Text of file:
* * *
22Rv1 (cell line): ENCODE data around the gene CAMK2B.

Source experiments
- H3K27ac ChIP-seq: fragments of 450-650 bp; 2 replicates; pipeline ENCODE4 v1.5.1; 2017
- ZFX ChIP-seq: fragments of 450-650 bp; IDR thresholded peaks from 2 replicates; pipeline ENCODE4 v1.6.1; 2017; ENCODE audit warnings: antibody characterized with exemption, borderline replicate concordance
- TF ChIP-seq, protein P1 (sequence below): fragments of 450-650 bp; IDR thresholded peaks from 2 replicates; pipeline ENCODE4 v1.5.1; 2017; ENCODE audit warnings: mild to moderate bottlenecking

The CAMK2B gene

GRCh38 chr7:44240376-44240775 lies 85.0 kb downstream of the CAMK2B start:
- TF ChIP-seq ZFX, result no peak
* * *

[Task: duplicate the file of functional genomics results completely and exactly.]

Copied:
22Rv1 (cell line): ENCODE data around the gene CAMK2B.

Source experiments
- H3K27ac ChIP-seq: fragments of 450-650 bp; 2 replicates; pipeline ENCODE4 v1.5.1; 2017
- ZFX ChIP-seq: fragments of 450-650 bp; IDR thresholded peaks from 2 replicates; pipeline ENCODE4 v1.6.1; 2017; ENCODE audit warnings: antibody characterized with exemption, borderline replicate concordance
- TF ChIP-seq, protein P1 (sequence below): fragments of 450-650 bp; IDR thresholded peaks from 2 replicates; pipeline ENCODE4 v1.5.1; 2017; ENCODE audit warnings: mild to moderate bottlenecking

The CAMK2B gene

GRCh38 chr7:44240376-44240775 lies 85.0 kb downstream of the CAMK2B start:
- TF ChIP-seq ZFX, result no peak